Apple devices remain vulnerable to a WebKit flaw that could permit malicious code to run

Safari’s WebKit rendering engine has a flaw that could crash the browser and enable malicious code execution, and Apple hasn’t yet patched it even though a fix’s been available for weeks.


  • A fix for a WebKit flaw has been available for weeks.
  • Apple hasn’t patched the vulnerability despite the available fix.
  • The flaw is still present in iOS, iPadOS and macOS.

Apple, WebKit vulnerabilities and patch-gapping

A new report from ArsTechnica explains that Safari’s WebKit engine has an exploitable flaw on iOS, iPadOS and macOS that could allow malicious code to execute on your iPhone, iPad, iPod touch and Mac. Curiously, a fix for the Webkit flaw has been available for three weeks.

However, Apple’s yet to implement it.

Recent Apple OS updates include fixes for several vulnerabilities found in WebKit, but not for this particular flaw even though it could open the door to further malicious attacks. The company is currently testing iOS 14.7 with its registered developers and public beta testers, but it’s unclear if the updates include any patches for the vulnerability.

A bug in AudioWorklet seems to permit malicious code to execute on the device. AudioWorklet is a WebKit feature that’s responsible for rendering audio from web pages.

A fix for the AudioWorklet bug has been developed by third-party developers several weeks ago, but it’s unclear why Apple hasn’t implemented it already. Of course, the company could easily inclue neccessary fixes in upcoming operating system updates.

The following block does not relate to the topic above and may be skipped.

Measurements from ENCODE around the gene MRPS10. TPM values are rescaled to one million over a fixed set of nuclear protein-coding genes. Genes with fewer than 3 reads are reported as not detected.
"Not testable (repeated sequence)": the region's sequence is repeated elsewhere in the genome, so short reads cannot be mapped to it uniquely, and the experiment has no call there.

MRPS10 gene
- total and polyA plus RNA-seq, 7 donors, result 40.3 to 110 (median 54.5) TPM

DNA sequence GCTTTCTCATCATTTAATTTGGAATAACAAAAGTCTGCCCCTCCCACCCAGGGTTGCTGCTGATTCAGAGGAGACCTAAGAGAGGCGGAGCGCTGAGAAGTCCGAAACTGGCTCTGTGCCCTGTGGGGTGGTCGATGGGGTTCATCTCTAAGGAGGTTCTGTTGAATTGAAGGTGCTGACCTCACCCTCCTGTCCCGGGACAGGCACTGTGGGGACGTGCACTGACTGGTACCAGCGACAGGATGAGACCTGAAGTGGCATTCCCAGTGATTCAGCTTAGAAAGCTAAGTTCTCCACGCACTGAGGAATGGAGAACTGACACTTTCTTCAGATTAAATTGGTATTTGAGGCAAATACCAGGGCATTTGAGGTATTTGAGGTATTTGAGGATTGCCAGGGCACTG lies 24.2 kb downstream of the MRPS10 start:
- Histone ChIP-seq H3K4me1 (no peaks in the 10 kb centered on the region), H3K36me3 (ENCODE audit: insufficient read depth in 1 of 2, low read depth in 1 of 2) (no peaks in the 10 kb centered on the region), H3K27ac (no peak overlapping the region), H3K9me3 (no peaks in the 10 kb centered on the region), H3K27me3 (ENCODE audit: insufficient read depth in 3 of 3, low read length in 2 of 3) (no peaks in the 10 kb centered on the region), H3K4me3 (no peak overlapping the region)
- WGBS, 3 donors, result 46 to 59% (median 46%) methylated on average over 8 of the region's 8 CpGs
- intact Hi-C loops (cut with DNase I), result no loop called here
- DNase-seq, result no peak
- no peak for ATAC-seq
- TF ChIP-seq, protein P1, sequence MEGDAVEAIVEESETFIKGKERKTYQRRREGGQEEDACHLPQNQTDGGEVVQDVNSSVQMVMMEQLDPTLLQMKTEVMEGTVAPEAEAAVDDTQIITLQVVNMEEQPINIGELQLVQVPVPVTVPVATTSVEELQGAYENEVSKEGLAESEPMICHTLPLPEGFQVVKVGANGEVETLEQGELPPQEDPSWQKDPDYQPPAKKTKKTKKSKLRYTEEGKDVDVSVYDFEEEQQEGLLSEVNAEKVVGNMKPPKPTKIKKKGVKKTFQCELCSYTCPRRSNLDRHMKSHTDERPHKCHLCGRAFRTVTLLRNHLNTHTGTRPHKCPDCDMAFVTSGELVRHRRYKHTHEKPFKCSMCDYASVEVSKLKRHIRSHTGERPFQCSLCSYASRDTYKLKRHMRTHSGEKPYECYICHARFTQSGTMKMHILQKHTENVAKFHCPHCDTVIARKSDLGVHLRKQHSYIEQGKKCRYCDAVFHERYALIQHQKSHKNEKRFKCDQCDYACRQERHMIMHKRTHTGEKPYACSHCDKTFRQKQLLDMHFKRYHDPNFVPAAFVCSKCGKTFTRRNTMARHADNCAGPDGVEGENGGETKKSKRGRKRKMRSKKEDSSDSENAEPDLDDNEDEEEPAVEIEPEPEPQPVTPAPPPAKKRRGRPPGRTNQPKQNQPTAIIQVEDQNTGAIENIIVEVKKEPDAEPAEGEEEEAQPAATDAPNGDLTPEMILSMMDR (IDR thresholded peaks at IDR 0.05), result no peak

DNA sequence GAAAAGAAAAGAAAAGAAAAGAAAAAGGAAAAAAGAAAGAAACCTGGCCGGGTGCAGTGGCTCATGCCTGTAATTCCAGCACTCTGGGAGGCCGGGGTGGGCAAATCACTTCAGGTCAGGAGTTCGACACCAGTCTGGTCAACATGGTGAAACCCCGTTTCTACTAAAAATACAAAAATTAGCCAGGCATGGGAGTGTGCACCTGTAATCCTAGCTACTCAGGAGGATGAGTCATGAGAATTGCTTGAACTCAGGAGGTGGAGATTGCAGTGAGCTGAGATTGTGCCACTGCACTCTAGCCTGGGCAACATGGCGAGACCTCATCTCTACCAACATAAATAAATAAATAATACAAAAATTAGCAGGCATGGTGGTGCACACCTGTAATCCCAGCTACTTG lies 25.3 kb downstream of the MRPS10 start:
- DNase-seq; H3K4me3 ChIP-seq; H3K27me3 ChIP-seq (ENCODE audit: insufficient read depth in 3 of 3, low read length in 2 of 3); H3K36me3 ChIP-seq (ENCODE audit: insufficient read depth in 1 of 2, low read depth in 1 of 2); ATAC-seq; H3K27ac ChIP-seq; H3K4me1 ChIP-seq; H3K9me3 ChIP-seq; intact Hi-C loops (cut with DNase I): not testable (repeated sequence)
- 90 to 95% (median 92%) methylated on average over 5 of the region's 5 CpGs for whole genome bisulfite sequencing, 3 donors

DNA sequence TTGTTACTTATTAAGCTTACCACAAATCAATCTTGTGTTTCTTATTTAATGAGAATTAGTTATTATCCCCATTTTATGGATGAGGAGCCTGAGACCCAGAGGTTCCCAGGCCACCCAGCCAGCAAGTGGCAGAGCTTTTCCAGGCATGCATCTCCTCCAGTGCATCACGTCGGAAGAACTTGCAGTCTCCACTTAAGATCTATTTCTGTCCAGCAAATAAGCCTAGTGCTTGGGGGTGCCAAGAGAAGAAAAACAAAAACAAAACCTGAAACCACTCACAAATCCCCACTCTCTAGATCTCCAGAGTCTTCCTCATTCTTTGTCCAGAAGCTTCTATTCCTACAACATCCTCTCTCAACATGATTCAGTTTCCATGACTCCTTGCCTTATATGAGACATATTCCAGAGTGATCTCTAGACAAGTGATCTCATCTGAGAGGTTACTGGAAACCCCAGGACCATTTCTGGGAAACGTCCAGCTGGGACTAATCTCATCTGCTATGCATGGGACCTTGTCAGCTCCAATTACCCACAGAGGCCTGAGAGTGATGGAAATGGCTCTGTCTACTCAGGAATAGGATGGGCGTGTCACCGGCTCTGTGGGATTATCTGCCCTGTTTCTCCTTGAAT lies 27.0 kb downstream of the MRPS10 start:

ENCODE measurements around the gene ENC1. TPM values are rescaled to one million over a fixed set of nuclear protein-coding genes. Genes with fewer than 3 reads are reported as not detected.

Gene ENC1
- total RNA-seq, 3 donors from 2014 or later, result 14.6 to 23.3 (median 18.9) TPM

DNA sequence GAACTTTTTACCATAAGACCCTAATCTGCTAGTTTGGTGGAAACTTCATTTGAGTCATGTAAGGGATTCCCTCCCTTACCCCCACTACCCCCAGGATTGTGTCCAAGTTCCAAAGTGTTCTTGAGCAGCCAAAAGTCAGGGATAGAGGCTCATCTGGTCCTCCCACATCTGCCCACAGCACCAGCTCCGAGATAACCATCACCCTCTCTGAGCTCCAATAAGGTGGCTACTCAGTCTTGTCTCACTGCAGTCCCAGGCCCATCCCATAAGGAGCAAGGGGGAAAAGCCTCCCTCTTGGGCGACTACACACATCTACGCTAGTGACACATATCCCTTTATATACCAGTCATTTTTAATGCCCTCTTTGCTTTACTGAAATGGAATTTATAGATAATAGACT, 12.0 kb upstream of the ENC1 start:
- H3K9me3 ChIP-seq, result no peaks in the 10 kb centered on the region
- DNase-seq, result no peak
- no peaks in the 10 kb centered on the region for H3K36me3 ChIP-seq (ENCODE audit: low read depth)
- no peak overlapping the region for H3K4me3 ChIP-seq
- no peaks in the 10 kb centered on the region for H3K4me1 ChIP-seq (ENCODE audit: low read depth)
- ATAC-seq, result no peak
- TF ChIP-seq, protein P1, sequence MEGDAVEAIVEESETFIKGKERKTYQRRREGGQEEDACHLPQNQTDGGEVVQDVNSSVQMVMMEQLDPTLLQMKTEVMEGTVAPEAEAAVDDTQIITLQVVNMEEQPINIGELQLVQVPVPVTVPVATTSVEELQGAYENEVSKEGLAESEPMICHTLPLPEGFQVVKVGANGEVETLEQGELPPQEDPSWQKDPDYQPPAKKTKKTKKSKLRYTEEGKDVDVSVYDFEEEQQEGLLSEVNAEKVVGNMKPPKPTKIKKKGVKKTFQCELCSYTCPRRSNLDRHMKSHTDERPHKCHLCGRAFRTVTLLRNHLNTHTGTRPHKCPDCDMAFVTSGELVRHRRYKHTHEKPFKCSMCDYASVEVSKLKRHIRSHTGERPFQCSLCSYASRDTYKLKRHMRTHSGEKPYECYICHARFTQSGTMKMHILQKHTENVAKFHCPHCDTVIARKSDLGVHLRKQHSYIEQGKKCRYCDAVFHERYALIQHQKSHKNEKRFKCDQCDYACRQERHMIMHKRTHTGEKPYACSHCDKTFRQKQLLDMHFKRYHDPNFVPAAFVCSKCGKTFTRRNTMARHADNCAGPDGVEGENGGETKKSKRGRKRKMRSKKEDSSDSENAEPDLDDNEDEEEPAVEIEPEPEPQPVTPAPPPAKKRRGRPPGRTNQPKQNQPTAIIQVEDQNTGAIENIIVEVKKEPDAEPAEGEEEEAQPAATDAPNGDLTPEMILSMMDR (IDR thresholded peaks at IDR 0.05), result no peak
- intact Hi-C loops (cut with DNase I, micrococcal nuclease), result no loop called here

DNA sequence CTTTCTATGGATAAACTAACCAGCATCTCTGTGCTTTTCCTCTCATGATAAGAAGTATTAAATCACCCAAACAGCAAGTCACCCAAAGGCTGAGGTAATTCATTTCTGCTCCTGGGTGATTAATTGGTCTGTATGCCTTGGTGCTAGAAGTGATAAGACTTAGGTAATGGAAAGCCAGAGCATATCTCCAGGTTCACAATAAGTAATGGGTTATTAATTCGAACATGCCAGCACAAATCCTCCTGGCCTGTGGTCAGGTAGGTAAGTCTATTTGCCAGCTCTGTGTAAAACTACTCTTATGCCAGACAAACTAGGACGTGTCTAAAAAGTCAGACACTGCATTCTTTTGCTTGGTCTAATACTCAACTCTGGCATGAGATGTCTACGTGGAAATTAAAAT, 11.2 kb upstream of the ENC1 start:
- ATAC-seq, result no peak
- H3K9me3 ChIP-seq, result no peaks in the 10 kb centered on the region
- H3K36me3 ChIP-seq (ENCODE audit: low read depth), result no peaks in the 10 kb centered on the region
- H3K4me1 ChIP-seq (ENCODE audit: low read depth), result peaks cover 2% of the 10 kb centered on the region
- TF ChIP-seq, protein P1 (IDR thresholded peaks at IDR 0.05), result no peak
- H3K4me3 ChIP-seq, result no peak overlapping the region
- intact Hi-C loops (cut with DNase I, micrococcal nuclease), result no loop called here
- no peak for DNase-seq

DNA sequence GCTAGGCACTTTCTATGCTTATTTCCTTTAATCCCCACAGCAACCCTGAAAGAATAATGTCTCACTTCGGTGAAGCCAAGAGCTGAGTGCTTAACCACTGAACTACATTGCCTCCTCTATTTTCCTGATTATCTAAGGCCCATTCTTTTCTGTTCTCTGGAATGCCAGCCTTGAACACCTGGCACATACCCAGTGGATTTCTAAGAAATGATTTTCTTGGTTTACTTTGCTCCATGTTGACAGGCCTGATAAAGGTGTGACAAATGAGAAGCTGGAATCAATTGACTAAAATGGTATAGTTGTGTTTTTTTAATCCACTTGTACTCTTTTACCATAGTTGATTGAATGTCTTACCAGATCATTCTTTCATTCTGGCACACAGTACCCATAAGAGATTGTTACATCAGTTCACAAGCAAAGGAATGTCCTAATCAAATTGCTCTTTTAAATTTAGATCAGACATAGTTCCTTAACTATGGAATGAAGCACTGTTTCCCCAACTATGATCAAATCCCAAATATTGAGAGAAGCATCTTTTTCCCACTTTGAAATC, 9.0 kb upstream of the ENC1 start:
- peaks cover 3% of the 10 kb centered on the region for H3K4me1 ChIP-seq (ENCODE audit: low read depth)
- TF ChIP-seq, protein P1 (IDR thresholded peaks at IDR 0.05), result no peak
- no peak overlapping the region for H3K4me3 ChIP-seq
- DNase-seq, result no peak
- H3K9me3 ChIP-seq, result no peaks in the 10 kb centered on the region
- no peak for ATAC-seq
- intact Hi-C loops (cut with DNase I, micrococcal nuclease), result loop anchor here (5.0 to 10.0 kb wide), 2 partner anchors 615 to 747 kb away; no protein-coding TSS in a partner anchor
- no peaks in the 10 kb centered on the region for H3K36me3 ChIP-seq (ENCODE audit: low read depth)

WebKit is a layout engine created by Apple that’s used by Safari and some other web browsers.

“We didn’t expect Safari to still be vulnerable weeks after the patch was public,” vulnerability researcher Tim Becker of cybersecurity startup Theori commented on Twitter.

Becker opines in a post published on the Theori blog that the existence of the yet-to-be-patched WebKit vulnerability yet again demonstrates that “patch-gapping is a significant danger with open source development.”

Patch-gapping refers to the window of time between a public patch for a security flaw and a stable release that integrates the patch into the main software. This window should be as small as possible to prevent bad actors from exploiting the vulnerability on devices in the wild.

“Ideally, the window of time between a public patch and a stable release is as small as possible.” Becker wrote. “In this case, a newly released version of iOS remains vulnerable weeks after the patch was public.”